Bitfinex, Tether and the NY Attorney General: EVERYTHING IS FINE



In response to the New York Attorney General’s ex parte order against Tether and Bitfinex last week, general counsel Stuart Hoegner and outside counsel Zoe Phillips of Morgan Lewis have filed a thunderous pair of affidavits just today — asserting that New York has no jurisdiction, none of Bitfinex or Tether’s actions are within the ambit of the Martin Act … and that the $2.8 billion worth of tethers are only 74% backed:

Tether has cash and cash equivalents (short term securities) on hand totaling approximately $2.1 billion, representing approximately 74 percent of the current outstanding tethers.

Also, banks run fractional reserves, so Tether should totally be able to. Though they don’t want bank-style regulation, for some reason.



Bitfinex’s Reddit representative garbis_bitfinex posted an official response to the NY AG filings … but hadn’t read them himself before doing so.

And the moderator of Reddit /r/bitfinex announced an “Ask Me Anything” — three hours before the NY AG’s order was announced. There were a number of pointed questions. The AMA will apparently happen on Friday 3 May, but this one is only for questions about the Bitfinex programming API.

Remember how Bitfinex got hacked in August 2016, and 120,000 bitcoins were stolen? (See chapter 8 of Attack of the 50 Foot Blockchain.) Just a few hours before the NY AG’s order was announced, on 25 April, $1.6 million worth of coins from the hack moved for the first time.

There are rumours of a plan to plug the hole in Bitfinex/Tether’s accounts after $850 million was “seized and safeguarded” by Polish, Portuguese, US and UK authorities — Bitfinex is thinking of running a $1 billion exchange token offering! I would say “you’d need to be nuts to spend a single penny on such a thing,” but that would be assuming the slightest rationality of the crypto market.

And the latest, just in — the US Attorney General has just charged two individuals, Reginald Fowler and Ravid Yosef, with “bank fraud and operating an unlicensed money transmitting business” — specifically, supplying “shadow banking” services to various crypto exchanges, by lying to banks about what they were opening accounts for:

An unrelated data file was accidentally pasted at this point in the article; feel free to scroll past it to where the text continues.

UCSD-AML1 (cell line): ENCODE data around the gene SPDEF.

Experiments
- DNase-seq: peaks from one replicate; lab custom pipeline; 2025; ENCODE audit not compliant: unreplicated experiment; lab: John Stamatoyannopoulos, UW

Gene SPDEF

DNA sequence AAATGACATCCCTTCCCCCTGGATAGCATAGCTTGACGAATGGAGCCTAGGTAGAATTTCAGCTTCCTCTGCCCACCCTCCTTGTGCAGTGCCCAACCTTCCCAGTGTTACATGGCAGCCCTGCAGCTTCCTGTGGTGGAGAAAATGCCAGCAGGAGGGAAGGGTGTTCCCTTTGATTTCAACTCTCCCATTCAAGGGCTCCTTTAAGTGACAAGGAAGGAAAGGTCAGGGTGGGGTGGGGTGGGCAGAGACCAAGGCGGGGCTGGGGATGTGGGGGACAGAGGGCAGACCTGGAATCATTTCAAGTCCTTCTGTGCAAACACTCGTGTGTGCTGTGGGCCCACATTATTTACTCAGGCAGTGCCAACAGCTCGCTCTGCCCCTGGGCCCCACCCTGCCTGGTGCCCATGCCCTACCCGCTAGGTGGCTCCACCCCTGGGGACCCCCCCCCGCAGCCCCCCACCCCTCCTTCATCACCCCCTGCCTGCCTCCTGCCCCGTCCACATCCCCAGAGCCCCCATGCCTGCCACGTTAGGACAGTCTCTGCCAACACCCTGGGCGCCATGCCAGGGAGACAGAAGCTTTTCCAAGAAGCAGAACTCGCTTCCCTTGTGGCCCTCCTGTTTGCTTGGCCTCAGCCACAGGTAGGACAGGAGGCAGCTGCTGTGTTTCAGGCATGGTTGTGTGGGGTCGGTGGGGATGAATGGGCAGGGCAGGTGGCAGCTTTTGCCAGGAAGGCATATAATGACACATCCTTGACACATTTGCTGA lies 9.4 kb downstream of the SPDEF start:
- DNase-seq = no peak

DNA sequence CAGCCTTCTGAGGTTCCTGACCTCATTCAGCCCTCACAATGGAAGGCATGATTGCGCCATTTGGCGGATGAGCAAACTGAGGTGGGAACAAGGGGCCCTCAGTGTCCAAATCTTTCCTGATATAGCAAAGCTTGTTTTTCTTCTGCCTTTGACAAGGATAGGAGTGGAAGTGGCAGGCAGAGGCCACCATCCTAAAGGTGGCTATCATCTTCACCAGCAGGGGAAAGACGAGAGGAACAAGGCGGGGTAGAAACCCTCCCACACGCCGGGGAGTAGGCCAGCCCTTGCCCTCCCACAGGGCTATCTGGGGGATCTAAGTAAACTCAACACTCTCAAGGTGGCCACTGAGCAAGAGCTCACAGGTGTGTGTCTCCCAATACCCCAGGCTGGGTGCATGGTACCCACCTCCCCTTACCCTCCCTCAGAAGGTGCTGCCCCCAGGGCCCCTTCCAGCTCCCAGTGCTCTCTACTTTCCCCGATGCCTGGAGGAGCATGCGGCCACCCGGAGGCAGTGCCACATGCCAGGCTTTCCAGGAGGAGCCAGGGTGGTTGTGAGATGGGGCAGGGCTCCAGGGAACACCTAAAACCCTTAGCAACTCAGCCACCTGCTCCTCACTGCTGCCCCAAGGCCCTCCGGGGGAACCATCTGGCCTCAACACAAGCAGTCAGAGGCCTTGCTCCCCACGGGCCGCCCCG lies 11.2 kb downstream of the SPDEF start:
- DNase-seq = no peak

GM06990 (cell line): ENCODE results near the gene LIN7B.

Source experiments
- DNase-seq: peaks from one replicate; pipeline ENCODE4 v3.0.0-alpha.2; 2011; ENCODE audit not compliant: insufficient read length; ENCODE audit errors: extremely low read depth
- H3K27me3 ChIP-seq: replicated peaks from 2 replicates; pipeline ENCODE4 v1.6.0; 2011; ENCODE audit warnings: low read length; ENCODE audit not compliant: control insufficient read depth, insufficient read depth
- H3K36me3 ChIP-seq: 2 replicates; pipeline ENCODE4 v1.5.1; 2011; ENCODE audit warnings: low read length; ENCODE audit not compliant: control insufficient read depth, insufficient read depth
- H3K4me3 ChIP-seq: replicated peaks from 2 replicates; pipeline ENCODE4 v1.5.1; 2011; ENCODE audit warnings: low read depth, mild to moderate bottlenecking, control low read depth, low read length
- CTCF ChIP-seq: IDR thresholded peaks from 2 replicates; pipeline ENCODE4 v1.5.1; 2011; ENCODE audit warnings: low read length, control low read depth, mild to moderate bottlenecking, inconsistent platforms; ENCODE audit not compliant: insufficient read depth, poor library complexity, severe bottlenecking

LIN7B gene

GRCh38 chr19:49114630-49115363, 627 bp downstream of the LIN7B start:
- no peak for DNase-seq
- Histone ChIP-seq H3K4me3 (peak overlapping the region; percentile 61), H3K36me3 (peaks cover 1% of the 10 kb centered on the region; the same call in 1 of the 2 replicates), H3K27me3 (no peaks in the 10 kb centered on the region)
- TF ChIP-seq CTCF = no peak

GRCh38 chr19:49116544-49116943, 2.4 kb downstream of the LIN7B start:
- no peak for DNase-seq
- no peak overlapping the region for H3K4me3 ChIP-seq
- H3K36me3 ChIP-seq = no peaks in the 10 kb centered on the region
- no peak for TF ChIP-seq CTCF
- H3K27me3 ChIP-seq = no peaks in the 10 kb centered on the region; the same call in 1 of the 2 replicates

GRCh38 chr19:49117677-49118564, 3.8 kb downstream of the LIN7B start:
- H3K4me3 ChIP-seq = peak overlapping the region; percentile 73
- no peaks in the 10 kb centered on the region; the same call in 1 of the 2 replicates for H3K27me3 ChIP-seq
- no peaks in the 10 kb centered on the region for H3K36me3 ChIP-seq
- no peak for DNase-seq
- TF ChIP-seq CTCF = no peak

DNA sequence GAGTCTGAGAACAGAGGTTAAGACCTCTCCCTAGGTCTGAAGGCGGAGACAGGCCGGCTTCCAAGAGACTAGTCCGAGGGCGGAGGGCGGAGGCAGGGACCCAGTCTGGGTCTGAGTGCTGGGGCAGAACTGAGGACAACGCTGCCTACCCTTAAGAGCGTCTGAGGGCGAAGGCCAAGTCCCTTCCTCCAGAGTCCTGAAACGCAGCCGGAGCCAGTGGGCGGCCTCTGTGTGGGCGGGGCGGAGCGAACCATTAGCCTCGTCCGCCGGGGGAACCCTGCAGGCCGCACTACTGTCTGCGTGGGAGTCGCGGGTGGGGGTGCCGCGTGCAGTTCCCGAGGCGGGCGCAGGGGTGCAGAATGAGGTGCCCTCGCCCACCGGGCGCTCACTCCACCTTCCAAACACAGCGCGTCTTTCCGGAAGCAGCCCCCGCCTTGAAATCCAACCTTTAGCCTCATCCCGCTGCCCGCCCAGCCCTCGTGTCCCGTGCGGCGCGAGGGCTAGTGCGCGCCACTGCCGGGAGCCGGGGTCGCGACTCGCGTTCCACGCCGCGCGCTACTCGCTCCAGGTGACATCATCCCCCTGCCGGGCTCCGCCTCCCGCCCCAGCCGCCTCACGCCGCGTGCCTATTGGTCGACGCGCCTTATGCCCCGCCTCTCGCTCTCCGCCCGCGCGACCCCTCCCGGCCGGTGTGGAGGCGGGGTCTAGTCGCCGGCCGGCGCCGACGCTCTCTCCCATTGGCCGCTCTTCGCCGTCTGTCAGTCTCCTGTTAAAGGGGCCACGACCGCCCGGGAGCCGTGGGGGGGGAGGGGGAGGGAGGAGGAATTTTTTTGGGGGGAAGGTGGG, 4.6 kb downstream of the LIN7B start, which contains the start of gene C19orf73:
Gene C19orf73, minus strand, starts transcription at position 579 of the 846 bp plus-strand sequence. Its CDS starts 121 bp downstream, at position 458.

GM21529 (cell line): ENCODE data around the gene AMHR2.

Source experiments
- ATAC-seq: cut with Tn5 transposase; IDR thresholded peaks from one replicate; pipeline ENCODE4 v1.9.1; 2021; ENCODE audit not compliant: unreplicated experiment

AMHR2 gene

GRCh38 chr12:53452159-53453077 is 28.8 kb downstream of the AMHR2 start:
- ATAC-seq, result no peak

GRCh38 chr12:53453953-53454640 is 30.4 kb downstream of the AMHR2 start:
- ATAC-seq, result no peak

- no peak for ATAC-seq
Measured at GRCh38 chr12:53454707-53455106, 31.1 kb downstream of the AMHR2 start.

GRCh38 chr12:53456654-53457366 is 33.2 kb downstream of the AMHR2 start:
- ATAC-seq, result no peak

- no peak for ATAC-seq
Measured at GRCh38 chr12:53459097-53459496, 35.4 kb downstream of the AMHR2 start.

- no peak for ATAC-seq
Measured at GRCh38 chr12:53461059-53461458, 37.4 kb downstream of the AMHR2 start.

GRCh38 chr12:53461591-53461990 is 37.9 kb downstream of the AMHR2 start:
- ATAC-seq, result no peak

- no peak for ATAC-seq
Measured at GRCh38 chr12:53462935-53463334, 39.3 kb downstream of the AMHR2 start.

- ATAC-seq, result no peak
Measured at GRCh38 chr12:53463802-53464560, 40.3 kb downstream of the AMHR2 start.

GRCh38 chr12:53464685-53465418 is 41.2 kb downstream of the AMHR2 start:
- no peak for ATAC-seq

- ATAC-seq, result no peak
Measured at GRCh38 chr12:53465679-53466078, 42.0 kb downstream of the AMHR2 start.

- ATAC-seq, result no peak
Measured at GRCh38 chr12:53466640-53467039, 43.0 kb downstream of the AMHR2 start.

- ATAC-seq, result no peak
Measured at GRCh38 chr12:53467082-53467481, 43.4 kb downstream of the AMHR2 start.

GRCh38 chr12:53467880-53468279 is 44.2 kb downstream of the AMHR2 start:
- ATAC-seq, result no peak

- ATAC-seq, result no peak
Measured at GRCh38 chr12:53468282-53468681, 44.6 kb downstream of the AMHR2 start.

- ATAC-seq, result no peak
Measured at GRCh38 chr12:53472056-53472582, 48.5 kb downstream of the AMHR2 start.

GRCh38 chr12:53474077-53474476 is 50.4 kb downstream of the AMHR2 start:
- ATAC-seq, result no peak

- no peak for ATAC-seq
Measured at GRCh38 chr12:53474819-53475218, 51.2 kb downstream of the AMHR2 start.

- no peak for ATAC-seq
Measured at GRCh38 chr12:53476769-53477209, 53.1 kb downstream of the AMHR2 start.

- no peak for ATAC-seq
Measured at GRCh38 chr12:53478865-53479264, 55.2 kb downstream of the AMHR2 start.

Hundreds of millions of dollars flowed through the Crypto Companies’ accounts from banks located across the globe.

Fowler and Yosef operated as Global Trading Solutions — which Bitfinex operated through for a time last October. Here’s the indictment (PDF).



People are buying bitcoins to get rid of their tethers, and also their “US dollars” trapped on Bitfinex. This drives the visible price up — another example of the “Tether premium.”

If you want to see the Tether and Bitfinex premiums live, see the bottom of the BTC/USD page. At 22:15 UTC on 30 April, the exchanges you can get actual US dollars out of were around $5265, the tether (USDT) exchanges were clustered around $5320, and Bitfinex BTC/USD on Bitfinex was showing $5597 — a whopping $330 premium over the price on Coinbase.  I’m sure there won’t suddenly be problems withdrawing cryptos from Bitfinex



I recommend Izabella Kaminska, Frances Coppola and Amy Castor‘s summaries of the Tether mess. David Silver has a good Twitter thread. My own commentary in Decrypt last month still stands. Tim Copeland from Decrypt has also written up what little is known about Crypto Capital, who did payment processing for QuadrigaCX as well as Bitfinex. And let me remind you of Amy Castor’s Tether timeline, which she keeps updated. I was also quoted in the Economist on Tether.

(Izabella and Frances’ article titles allude to MF Global, a major derivatives broker that went bust in 2011. It turns out that commingling company and client funds during your less-solvent moments is horrifyingly illegal. Nobody went to jail, but the CEO did get a lifetime ban and a substantial fine.)



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